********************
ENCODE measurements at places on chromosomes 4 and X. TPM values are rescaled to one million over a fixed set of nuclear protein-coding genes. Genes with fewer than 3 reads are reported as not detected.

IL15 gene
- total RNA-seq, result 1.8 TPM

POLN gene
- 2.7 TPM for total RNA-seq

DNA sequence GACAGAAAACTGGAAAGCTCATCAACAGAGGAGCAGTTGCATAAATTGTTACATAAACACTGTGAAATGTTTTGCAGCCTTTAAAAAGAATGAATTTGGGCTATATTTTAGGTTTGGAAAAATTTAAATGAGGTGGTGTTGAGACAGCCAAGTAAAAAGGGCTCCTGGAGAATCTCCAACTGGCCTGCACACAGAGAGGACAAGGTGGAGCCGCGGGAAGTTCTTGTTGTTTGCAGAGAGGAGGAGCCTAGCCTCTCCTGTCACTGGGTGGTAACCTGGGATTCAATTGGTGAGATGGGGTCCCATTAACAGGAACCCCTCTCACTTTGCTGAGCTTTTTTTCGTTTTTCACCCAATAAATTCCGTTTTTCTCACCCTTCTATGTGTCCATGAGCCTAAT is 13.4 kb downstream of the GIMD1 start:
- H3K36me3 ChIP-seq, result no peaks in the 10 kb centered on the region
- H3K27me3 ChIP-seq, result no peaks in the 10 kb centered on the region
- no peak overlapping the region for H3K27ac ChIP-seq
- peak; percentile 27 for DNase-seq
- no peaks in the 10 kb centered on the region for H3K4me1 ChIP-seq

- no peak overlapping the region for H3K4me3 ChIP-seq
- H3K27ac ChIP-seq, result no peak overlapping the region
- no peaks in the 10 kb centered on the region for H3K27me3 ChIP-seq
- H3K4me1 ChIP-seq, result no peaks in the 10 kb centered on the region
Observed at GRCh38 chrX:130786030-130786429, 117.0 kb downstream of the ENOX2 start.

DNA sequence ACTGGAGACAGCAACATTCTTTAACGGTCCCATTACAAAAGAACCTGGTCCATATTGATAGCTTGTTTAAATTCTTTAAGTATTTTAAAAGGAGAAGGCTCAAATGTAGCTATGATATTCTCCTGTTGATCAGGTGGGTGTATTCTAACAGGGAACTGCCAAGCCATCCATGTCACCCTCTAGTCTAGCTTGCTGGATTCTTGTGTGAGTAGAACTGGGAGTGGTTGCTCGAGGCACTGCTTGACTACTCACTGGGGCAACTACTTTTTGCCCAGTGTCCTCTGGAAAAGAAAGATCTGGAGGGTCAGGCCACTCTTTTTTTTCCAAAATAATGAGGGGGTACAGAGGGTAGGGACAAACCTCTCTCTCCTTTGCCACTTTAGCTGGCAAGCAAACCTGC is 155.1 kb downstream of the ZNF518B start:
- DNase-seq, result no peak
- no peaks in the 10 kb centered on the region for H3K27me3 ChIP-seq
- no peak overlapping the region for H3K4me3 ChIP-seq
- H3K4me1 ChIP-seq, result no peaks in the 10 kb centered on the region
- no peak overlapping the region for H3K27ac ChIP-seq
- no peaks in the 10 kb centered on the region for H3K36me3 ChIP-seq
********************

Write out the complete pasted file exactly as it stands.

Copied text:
ENCODE measurements at places on chromosomes 4 and X. TPM values are rescaled to one million over a fixed set of nuclear protein-coding genes. Genes with fewer than 3 reads are reported as not detected.

IL15 gene
- total RNA-seq, result 1.8 TPM

POLN gene
- 2.7 TPM for total RNA-seq

DNA sequence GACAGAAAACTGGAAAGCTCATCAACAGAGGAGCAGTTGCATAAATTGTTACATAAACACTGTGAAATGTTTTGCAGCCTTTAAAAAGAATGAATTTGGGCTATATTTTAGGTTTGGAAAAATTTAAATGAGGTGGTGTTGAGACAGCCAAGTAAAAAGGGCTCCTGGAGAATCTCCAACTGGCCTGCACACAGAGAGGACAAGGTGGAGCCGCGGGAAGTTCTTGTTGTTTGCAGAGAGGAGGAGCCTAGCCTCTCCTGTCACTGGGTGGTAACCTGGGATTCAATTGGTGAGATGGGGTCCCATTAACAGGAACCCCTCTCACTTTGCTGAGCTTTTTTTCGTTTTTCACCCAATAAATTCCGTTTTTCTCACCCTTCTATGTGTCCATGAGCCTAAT is 13.4 kb downstream of the GIMD1 start:
- H3K36me3 ChIP-seq, result no peaks in the 10 kb centered on the region
- H3K27me3 ChIP-seq, result no peaks in the 10 kb centered on the region
- no peak overlapping the region for H3K27ac ChIP-seq
- peak; percentile 27 for DNase-seq
- no peaks in the 10 kb centered on the region for H3K4me1 ChIP-seq

- no peak overlapping the region for H3K4me3 ChIP-seq
- H3K27ac ChIP-seq, result no peak overlapping the region
- no peaks in the 10 kb centered on the region for H3K27me3 ChIP-seq
- H3K4me1 ChIP-seq, result no peaks in the 10 kb centered on the region
Observed at GRCh38 chrX:130786030-130786429, 117.0 kb downstream of the ENOX2 start.

DNA sequence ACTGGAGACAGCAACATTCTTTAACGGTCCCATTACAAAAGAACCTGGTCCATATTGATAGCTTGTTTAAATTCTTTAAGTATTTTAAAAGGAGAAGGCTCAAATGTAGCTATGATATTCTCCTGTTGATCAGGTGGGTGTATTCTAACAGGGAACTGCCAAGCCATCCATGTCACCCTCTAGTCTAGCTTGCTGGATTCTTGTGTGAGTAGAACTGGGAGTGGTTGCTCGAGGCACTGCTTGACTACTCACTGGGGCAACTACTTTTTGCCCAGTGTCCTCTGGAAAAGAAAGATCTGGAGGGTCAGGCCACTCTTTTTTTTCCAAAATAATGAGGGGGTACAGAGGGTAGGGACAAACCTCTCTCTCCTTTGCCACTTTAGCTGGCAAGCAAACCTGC is 155.1 kb downstream of the ZNF518B start:
- DNase-seq, result no peak
- no peaks in the 10 kb centered on the region for H3K27me3 ChIP-seq
- no peak overlapping the region for H3K4me3 ChIP-seq
- H3K4me1 ChIP-seq, result no peaks in the 10 kb centered on the region
- no peak overlapping the region for H3K27ac ChIP-seq
- no peaks in the 10 kb centered on the region for H3K36me3 ChIP-seq